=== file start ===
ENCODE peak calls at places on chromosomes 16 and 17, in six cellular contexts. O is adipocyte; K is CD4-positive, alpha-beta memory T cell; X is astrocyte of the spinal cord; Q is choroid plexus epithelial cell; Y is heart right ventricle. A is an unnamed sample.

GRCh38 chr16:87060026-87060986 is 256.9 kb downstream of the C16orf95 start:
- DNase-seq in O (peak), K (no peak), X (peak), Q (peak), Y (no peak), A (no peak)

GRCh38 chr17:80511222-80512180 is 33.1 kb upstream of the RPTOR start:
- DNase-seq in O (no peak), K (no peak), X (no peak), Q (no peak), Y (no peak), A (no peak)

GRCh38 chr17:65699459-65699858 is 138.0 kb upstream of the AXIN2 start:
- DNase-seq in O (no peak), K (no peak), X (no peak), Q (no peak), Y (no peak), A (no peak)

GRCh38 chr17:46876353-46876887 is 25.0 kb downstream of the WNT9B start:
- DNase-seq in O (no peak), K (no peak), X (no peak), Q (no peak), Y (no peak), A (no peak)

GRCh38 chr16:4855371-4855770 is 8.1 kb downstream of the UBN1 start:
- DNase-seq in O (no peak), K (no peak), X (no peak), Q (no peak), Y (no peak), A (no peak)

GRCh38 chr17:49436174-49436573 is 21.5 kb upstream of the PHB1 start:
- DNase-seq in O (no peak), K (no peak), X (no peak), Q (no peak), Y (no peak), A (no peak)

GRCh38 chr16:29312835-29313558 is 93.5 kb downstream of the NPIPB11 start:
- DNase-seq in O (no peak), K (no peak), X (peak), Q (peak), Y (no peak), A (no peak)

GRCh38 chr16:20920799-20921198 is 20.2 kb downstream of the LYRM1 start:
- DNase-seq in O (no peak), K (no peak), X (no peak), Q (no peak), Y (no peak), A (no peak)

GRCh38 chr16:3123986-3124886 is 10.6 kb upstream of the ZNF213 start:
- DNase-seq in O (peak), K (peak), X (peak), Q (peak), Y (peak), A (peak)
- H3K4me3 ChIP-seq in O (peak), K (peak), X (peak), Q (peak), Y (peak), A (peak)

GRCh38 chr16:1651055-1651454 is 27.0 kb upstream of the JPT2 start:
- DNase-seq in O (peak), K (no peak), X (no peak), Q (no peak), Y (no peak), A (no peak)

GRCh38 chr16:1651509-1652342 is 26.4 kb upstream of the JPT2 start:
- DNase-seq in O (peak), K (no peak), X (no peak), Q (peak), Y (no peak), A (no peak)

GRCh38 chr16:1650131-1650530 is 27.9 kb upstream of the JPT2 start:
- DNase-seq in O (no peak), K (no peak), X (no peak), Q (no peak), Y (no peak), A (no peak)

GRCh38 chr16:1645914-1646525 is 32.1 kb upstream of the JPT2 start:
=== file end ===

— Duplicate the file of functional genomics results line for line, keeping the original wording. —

ENCODE peak calls at places on chromosomes 16 and 17, in six cellular contexts. O is adipocyte; K is CD4-positive, alpha-beta memory T cell; X is astrocyte of the spinal cord; Q is choroid plexus epithelial cell; Y is heart right ventricle. A is an unnamed sample.

GRCh38 chr16:87060026-87060986 is 256.9 kb downstream of the C16orf95 start:
- DNase-seq in O (peak), K (no peak), X (peak), Q (peak), Y (no peak), A (no peak)

GRCh38 chr17:80511222-80512180 is 33.1 kb upstream of the RPTOR start:
- DNase-seq in O (no peak), K (no peak), X (no peak), Q (no peak), Y (no peak), A (no peak)

GRCh38 chr17:65699459-65699858 is 138.0 kb upstream of the AXIN2 start:
- DNase-seq in O (no peak), K (no peak), X (no peak), Q (no peak), Y (no peak), A (no peak)

GRCh38 chr17:46876353-46876887 is 25.0 kb downstream of the WNT9B start:
- DNase-seq in O (no peak), K (no peak), X (no peak), Q (no peak), Y (no peak), A (no peak)

GRCh38 chr16:4855371-4855770 is 8.1 kb downstream of the UBN1 start:
- DNase-seq in O (no peak), K (no peak), X (no peak), Q (no peak), Y (no peak), A (no peak)

GRCh38 chr17:49436174-49436573 is 21.5 kb upstream of the PHB1 start:
- DNase-seq in O (no peak), K (no peak), X (no peak), Q (no peak), Y (no peak), A (no peak)

GRCh38 chr16:29312835-29313558 is 93.5 kb downstream of the NPIPB11 start:
- DNase-seq in O (no peak), K (no peak), X (peak), Q (peak), Y (no peak), A (no peak)

GRCh38 chr16:20920799-20921198 is 20.2 kb downstream of the LYRM1 start:
- DNase-seq in O (no peak), K (no peak), X (no peak), Q (no peak), Y (no peak), A (no peak)

GRCh38 chr16:3123986-3124886 is 10.6 kb upstream of the ZNF213 start:
- DNase-seq in O (peak), K (peak), X (peak), Q (peak), Y (peak), A (peak)
- H3K4me3 ChIP-seq in O (peak), K (peak), X (peak), Q (peak), Y (peak), A (peak)

GRCh38 chr16:1651055-1651454 is 27.0 kb upstream of the JPT2 start:
- DNase-seq in O (peak), K (no peak), X (no peak), Q (no peak), Y (no peak), A (no peak)

GRCh38 chr16:1651509-1652342 is 26.4 kb upstream of the JPT2 start:
- DNase-seq in O (peak), K (no peak), X (no peak), Q (peak), Y (no peak), A (no peak)

GRCh38 chr16:1650131-1650530 is 27.9 kb upstream of the JPT2 start:
- DNase-seq in O (no peak), K (no peak), X (no peak), Q (no peak), Y (no peak), A (no peak)

GRCh38 chr16:1645914-1646525 is 32.1 kb upstream of the JPT2 start: